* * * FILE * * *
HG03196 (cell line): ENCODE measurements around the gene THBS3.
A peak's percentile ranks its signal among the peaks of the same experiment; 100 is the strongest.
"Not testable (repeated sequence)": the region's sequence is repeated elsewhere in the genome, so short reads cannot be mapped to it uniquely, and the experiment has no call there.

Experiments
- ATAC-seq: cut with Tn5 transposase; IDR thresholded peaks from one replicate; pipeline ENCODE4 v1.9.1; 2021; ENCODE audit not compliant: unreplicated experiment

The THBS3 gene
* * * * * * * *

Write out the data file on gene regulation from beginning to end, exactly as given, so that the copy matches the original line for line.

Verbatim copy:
HG03196 (cell line): ENCODE measurements around the gene THBS3.
A peak's percentile ranks its signal among the peaks of the same experiment; 100 is the strongest.
"Not testable (repeated sequence)": the region's sequence is repeated elsewhere in the genome, so short reads cannot be mapped to it uniquely, and the experiment has no call there.

Experiments
- ATAC-seq: cut with Tn5 transposase; IDR thresholded peaks from one replicate; pipeline ENCODE4 v1.9.1; 2021; ENCODE audit not compliant: unreplicated experiment

The THBS3 gene